Ken Jackson, of Jackson Brown & Associates, responds to Andy Skinner's lambasting in last week's Media Types of Advantage West Midlands and Marketing Birmingham
It's not the fault of Advantage West Midlands or Marketing Birmingham that they don't get the message over in the way freelances would.
It's down to the way they operate.
Too many management layers needed for approval, in my view, and by the time somebody says OK, the opportunities have been lost.
Government quangos invariably have too much red tape to get through before somebody realises that a mere media type is talking good common sense.
I noticed the difference a few years ago when leaving Tarmac, where I was director of corporate affairs, to set up on my own.
My first clients were government organisations who were too intent on covering their backs or paying heed to their career prospects than being proactive and backing their own judgment.
Politics also invariably raised its ugly head and when I finally did get the go-ahead, the result was a two-headed camel which totally missed the point and was totally lacking in any real information.
The trouble is that any organisation which relies on funds from the government is not nippy enough on its feet to assess what's needed, what the angle should be and go for it.
All too often if they have a bright spark on the front line he's held back by a jobsworth who couldn't recognise a good story extolling the true virtues of the region if he tripped over it. In many ways, the new city of Wolverhampton might teach Birmingham a thing or two.
About 20 years ago the then borough council got together with the top business leaders in the town to form an independent group which would shout for the town.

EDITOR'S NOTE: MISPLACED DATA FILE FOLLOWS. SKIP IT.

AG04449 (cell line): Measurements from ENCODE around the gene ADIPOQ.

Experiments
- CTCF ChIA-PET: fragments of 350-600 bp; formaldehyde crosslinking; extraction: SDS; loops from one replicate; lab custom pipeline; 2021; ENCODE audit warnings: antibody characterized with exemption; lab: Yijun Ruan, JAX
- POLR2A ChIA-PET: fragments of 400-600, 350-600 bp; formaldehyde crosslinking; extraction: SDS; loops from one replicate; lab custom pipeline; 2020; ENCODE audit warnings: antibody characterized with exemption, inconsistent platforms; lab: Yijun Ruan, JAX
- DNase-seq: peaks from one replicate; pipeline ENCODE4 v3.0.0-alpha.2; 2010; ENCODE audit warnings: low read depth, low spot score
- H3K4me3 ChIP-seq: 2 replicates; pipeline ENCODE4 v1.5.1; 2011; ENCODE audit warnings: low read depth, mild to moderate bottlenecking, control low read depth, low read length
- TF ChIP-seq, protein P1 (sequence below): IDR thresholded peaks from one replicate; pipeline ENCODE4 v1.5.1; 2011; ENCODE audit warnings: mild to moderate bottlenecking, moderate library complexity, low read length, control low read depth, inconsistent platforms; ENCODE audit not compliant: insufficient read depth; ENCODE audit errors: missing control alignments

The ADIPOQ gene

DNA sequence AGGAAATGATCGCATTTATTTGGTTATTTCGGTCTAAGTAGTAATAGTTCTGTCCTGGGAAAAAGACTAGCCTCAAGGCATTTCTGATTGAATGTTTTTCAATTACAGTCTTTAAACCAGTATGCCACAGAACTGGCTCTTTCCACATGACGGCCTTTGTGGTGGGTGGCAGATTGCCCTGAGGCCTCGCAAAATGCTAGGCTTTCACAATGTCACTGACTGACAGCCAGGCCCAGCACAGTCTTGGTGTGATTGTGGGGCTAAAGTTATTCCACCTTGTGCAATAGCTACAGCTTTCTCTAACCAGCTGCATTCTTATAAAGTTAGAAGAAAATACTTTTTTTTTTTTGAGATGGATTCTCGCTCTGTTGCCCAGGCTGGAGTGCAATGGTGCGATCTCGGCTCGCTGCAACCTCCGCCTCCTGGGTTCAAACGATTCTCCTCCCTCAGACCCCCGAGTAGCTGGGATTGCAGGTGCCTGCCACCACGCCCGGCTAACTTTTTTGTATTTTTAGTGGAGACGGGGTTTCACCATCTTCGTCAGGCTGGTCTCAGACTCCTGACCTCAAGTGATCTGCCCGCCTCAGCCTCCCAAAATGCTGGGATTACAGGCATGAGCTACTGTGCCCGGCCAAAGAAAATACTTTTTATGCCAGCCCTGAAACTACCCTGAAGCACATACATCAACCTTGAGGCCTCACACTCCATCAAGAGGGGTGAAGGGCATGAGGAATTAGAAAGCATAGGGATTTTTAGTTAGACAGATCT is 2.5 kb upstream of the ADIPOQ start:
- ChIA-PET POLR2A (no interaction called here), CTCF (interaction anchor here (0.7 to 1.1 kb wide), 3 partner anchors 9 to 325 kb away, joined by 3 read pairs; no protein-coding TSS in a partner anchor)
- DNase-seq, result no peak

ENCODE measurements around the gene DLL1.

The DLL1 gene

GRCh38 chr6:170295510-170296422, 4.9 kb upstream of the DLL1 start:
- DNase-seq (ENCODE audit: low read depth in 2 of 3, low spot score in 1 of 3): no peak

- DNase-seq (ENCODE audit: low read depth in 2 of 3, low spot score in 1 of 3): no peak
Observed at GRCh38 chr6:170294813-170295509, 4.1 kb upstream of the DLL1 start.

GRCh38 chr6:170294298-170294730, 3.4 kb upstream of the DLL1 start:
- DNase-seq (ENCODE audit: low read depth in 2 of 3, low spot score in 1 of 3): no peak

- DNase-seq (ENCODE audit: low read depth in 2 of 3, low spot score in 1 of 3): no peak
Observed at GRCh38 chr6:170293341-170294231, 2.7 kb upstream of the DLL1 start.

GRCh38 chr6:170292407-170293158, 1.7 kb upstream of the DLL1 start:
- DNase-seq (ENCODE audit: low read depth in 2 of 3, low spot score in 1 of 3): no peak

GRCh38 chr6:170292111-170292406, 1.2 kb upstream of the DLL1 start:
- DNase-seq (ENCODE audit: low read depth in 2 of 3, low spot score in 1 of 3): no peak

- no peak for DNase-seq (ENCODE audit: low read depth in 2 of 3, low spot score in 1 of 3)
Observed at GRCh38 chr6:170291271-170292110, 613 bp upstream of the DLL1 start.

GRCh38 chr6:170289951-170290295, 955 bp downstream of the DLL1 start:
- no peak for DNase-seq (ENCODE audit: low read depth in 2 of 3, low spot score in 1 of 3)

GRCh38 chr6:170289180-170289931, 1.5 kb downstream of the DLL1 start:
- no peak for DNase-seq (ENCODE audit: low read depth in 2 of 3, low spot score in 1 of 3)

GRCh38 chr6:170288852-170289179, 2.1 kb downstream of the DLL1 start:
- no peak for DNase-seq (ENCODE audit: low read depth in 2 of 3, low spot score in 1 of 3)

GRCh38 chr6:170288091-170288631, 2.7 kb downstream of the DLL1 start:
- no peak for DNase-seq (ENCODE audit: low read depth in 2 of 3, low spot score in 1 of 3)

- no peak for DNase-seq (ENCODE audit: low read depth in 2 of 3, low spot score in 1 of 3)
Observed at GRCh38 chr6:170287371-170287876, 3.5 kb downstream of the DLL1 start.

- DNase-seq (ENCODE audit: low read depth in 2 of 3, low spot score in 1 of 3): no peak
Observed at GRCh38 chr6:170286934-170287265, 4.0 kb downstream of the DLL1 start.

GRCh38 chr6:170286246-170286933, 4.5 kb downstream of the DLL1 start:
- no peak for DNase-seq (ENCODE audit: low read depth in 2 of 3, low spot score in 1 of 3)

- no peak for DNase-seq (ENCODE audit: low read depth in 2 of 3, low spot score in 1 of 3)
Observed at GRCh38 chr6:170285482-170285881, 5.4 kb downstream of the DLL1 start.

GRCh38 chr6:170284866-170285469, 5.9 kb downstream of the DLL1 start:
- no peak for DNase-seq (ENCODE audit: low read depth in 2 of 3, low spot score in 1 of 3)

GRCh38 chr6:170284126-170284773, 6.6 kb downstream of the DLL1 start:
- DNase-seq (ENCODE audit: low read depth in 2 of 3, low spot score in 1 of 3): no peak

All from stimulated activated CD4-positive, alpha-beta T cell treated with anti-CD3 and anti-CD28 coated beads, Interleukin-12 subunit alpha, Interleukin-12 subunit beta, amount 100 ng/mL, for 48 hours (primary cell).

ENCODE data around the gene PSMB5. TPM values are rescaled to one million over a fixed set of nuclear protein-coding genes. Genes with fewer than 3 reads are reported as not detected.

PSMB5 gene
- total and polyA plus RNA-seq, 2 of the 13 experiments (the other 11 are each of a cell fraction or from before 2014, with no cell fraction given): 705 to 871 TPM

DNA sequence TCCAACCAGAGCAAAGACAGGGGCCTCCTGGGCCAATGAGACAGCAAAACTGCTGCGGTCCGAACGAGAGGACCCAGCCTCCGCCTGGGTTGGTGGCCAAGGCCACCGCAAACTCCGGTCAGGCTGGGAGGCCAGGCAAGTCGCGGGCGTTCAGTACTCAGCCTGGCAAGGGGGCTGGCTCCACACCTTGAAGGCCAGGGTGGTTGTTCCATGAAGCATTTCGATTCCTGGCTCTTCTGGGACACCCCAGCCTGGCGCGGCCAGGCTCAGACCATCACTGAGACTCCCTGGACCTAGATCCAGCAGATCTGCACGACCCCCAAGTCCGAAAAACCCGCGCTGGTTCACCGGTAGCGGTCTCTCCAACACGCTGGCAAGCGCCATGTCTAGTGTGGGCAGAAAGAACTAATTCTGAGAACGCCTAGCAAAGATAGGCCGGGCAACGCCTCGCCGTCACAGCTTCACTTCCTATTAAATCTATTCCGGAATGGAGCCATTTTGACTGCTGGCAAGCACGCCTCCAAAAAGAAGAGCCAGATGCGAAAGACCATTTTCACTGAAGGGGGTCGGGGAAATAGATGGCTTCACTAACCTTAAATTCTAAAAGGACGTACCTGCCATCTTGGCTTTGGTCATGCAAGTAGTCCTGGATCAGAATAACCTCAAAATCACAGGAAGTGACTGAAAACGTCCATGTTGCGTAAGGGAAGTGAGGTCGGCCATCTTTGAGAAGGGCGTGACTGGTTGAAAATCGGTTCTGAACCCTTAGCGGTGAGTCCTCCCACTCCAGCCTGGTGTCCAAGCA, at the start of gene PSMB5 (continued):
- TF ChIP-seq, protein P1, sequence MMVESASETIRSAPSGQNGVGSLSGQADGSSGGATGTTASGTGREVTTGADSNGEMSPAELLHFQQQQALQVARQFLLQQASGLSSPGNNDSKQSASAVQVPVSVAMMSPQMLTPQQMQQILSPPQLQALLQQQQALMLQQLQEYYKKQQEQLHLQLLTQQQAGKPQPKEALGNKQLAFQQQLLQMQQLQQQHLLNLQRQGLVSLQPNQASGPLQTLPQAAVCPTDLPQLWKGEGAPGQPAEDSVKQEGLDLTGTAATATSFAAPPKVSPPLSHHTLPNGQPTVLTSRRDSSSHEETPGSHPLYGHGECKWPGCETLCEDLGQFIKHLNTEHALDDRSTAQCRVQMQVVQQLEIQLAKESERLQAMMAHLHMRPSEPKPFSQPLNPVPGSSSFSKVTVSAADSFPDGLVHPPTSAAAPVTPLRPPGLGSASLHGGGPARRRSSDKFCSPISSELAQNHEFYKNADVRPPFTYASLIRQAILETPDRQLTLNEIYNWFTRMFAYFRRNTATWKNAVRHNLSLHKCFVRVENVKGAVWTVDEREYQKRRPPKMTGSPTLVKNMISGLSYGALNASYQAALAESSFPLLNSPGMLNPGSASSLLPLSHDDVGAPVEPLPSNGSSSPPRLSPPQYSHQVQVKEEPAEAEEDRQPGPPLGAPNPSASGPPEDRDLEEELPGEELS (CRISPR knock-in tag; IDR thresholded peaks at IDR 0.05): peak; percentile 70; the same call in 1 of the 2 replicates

Wolverhampton Partners in Progress has been regularly consulted by government ministers, MPs of all shades of opinion, captains of industry, the university, local newspaper editors, the local science park ...and the healthy liaison continues.
I'm in the sticks at Stafford these days but, during my 12 years in Birmingham, it used to have a very healthy Midlands Industrialists' Liaison Group which comprised Glynwed, Tarmac, IMI, Brintons, Cadburys, and various others who carried out a similar role to Wolverhampton's Partners in Progress.
People like the late Sir Eric Pountain of Tarmac, a former Midlands Businessman of the Year and National Businessman of the Year, plus many other awards for exemplifying Britain's fightback in the late 70s and 80s; Gary Allen of IMI; Gary Davies of Glynwed; Tim Brinton of Brinton's Carpets; to name but a few, were all in the vanguard of selling Birmingham and the Midlands.
If the Midland Industrialists group is not still going could I suggest that it is reconstituted by people like the Richardsons, Tony Gallagher, Rod Ackrill and some of the other new rising stars as the politicians of all sides are busy scoring points than getting on with the job of selling Brum.
Meanwhile if it's down to the hacks again I can assure you that London is full of journalists and PR people who learned their craft with the The Birmingham Post or Evening Mail, which are still regarded as valuable jumping off posts for the London scene.